Question

Assume that you are nearing graduation and that you have applied for a job with a local bank. As part of the bank’s evaluation (interview) process, you have been asked to take an exam that covers several financial analysis techniques. The first section of the test addresses time value of money analysis. See how you would do by answering the following questions:
a. Draw cash flow time lines for (1) a $100 lump-sum cash flow at the end of Year 3, (2) an ordinary annuity of $100 per year for three years, and (3) an uneven cash flow stream of $50, $100, $75, and $50 at the end of Years 0 through 3.
b. (1) What is the future value of an initial $100 after three years if it is invested in an account paying 10 percent annual interest?
(2) What is the present value of $100 to be received in three years if the appropriate interest rate is 10 percent?
c. We sometimes need to find how long it will take a sum of money (or any- thing else) to grow to some specified amount. For example, if a company’s sales are growing at a rate of 20 percent per year, approximately how long will it take sales to triple?
d. What is the difference between an ordinary annuity and an annuity due? What type of annuity is shown in the following cash flow timeline? How would you change it to the other type of annuity?


e. (1) What is the future value of a three-year ordinary annuity of $100 if the appropriate interest rate is 10 percent?
(2) What is the present value of the annuity?
(3) What would the future and present values be if the annuity were an annuity due?
f. What is the present value of the following uneven cash flow stream? The appropriate interest rate is 10 percent, compounded annually.


g. What annual interest rate will cause $100 to grow to $125.97 in three years?
h. (1) Will the future value be larger or smaller if we compound an initial amount more often than annually—for example, every six months, or semiannually—holding the stated interest rate constant? Why?
(2) Define the stated, or simple (quoted), rate (rSIMPLE), annual percentage rate (APR), the periodic rate (rPER), and the effective annual rate (rEAR).
(3) What is the effective annual rate for a simple rate of 10 percent, com- pounded semiannually? Compounded quarterly? Compounded daily?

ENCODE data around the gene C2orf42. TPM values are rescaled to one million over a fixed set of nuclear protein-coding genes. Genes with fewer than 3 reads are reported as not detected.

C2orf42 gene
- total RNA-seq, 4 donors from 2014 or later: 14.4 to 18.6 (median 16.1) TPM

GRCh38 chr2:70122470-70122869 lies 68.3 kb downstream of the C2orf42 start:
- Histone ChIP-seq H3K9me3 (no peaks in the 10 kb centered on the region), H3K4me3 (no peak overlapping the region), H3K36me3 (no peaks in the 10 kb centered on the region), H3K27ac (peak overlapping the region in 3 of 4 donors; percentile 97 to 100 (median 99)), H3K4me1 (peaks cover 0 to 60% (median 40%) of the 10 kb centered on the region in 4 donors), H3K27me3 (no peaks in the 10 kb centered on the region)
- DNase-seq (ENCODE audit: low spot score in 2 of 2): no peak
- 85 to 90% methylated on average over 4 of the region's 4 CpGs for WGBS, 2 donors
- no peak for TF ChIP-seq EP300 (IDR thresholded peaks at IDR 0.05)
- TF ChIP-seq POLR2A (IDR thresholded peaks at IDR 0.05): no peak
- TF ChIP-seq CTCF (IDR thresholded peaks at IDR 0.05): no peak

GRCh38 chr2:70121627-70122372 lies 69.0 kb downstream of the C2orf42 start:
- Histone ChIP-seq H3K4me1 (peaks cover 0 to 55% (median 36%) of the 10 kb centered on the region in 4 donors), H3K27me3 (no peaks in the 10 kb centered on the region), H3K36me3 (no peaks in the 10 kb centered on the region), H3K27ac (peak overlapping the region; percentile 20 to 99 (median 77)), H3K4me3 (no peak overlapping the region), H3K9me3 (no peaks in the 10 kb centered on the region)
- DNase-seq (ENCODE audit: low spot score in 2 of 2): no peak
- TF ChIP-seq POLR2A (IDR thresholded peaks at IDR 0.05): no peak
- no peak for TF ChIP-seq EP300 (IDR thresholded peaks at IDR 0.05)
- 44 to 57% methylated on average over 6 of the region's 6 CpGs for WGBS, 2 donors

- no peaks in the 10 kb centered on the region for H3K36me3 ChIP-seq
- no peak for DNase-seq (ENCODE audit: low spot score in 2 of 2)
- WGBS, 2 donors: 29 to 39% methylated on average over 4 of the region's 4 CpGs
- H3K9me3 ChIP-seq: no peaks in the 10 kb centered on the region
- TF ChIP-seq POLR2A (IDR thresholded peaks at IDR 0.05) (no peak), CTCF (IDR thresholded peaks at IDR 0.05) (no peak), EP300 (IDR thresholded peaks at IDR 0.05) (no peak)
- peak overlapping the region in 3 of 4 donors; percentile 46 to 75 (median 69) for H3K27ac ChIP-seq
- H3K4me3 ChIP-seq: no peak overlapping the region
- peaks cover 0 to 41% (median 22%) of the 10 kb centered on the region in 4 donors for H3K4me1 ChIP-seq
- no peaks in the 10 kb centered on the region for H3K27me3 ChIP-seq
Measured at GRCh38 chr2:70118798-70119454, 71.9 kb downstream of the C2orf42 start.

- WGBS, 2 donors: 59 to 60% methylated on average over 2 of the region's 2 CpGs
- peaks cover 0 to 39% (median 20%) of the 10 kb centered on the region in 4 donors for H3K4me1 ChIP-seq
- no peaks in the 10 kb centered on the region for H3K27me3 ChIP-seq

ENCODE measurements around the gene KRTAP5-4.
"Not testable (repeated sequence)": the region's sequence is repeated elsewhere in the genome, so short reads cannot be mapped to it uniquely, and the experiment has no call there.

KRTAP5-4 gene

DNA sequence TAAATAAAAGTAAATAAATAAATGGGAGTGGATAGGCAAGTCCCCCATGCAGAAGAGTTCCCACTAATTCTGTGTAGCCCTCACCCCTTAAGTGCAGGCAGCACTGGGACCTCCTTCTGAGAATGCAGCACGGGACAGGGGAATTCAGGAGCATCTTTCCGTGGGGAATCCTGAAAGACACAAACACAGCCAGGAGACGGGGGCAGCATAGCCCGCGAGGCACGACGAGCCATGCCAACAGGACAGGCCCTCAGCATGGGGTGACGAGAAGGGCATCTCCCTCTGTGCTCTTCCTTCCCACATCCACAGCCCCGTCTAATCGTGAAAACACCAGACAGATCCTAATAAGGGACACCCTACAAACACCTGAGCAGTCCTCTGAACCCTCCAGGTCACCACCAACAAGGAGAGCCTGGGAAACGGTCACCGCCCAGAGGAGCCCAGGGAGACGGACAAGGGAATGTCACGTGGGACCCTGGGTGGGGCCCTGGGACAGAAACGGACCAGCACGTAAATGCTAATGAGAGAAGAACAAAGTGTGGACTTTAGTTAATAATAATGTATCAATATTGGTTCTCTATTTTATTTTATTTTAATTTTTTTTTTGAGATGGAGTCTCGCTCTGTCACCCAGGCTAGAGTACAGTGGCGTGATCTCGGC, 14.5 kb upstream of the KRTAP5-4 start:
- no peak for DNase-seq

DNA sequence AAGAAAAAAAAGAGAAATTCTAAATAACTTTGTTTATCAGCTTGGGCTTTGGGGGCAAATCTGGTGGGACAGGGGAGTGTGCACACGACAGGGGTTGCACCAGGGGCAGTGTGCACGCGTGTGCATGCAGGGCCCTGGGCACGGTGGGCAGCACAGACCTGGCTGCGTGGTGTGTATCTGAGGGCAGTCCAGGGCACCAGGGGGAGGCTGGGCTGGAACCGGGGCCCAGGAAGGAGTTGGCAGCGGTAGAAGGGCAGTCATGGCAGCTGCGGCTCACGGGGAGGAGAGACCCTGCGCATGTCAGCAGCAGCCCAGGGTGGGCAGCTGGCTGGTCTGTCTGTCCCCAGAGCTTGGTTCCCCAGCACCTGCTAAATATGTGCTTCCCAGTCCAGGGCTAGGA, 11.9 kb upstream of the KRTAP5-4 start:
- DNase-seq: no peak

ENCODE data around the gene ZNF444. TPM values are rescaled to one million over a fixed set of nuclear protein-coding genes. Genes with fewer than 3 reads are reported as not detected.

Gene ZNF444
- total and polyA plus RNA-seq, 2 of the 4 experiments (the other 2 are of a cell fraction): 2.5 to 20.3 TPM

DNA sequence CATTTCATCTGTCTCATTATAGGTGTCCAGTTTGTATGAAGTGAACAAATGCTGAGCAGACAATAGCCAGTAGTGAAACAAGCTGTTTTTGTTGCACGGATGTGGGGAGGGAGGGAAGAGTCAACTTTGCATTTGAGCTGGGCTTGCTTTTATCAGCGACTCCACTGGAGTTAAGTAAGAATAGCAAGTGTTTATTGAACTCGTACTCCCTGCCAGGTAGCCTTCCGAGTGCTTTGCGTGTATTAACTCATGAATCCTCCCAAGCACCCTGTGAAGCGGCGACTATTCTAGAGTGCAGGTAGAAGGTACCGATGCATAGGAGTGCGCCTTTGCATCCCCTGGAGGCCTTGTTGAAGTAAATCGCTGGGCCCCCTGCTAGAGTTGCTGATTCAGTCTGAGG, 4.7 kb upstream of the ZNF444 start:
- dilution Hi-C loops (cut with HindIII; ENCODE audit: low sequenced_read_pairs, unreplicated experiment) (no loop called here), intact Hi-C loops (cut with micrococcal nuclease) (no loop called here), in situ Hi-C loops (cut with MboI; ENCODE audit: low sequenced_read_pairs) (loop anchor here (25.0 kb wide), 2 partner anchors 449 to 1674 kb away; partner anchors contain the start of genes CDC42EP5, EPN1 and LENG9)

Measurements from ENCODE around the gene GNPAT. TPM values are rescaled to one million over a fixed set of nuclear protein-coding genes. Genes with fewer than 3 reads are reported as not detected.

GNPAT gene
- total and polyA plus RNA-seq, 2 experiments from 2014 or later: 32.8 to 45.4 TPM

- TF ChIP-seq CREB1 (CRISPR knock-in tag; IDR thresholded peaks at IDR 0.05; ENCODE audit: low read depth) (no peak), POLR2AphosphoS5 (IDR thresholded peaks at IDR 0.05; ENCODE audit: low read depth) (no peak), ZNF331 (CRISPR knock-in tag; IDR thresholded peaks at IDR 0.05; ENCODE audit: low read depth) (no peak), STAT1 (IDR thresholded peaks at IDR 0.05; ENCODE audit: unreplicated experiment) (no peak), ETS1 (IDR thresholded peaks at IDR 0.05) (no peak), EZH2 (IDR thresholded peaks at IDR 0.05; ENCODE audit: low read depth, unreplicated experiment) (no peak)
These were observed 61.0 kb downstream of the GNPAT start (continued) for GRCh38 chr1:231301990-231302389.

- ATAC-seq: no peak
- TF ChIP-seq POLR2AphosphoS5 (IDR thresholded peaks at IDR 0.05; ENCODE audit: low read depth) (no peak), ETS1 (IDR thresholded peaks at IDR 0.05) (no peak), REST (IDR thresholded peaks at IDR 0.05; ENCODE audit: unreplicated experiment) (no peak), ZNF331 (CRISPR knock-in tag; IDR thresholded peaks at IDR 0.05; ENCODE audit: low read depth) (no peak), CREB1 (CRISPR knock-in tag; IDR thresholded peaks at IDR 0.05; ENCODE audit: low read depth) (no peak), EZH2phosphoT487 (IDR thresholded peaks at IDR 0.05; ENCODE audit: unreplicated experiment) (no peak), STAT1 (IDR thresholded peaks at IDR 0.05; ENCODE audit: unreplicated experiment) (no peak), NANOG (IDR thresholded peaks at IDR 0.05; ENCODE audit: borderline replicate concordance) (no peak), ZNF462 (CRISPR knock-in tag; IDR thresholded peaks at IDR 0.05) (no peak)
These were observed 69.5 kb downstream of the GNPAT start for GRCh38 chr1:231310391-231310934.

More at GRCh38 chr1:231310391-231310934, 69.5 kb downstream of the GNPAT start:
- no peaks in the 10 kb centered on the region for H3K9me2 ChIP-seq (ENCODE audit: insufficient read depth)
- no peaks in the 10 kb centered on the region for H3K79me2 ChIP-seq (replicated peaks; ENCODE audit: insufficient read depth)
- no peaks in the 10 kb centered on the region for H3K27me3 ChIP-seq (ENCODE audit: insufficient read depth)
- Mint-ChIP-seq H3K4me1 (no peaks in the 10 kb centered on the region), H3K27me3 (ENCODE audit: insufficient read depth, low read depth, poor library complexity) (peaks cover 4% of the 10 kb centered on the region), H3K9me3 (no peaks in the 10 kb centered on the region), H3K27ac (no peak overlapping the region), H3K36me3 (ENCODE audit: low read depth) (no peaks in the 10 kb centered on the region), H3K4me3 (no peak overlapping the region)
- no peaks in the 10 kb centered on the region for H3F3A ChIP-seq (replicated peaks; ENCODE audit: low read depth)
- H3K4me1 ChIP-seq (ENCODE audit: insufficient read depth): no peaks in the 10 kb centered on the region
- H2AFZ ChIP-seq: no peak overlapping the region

(4) What is the future value of $100 after three years under 10 percent semiannual compounding? Quarterly compounding?
i. Will the effective annual rate ever be equal to the simple (quoted) rate? Explain.
j. (1) What is the value at the end of Year 3 of the following cash flow stream if the quoted interest rate is 10 percent, compounded semiannually?


(2) What is the PV of the same stream?
(3) Is the stream an annuity?
(4) An important rule is that you should never show a simple rate on a time-line or use it in calculations unless what condition holds? What would be wrong with your answer to parts (1) and (2) if you used the simple rate of 10 percent rather than the periodic rate of rSIMPLE/2 = 10%/2 = 5%?
k. (1) Construct an amortization schedule for a $1,000 loan that has a 10 percent annual interest rate that is repaid in three equal installments.
(2) What is the annual interest expense for the borrower and the annual interest income for the lender during Year 2?
l. Suppose on January 1 you deposit $100 in an account that pays a simple, or quoted, interest rate of 11.33463 percent, with interest added (compounded) daily. How much will you have in your account on October 1, or after nine months?
m. Now suppose you leave your money in the bank for 21 months. Thus, on January 1 you deposit $100 in an account that pays 11.33463 percent compounded daily. How much will be in your account on October 1 of the following year?
n. Suppose someone offered to sell you a note that calls for a $1,000 payment 15 months from today. The person offers to sell the note for $850. You have $850 in a bank time deposit (savings instrument) that pays a 6.76649 percent simple rate with daily compounding, which is a 7 percent effective annual interest rate; and you plan to leave this money in the bank unless you buy the note. The note is not risky—that is, you are sure it will be paid on schedule. Should you buy the note? Check the decision in three ways: (1) by comparing your future value if you buy the note versus leaving your money in the bank, (2) by comparing the PV of the note with your current bank investment, and (3) by comparing the rEAR on the note with that of the bank investment.
o. Suppose the note discussed in part (n) costs $850 but calls for five quarterly payments of $190 each, with the first payment due in three months rather than $1,000 at the end of 15 months. Would it be a goodinvestment?


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  • CreatedNovember 24, 2014
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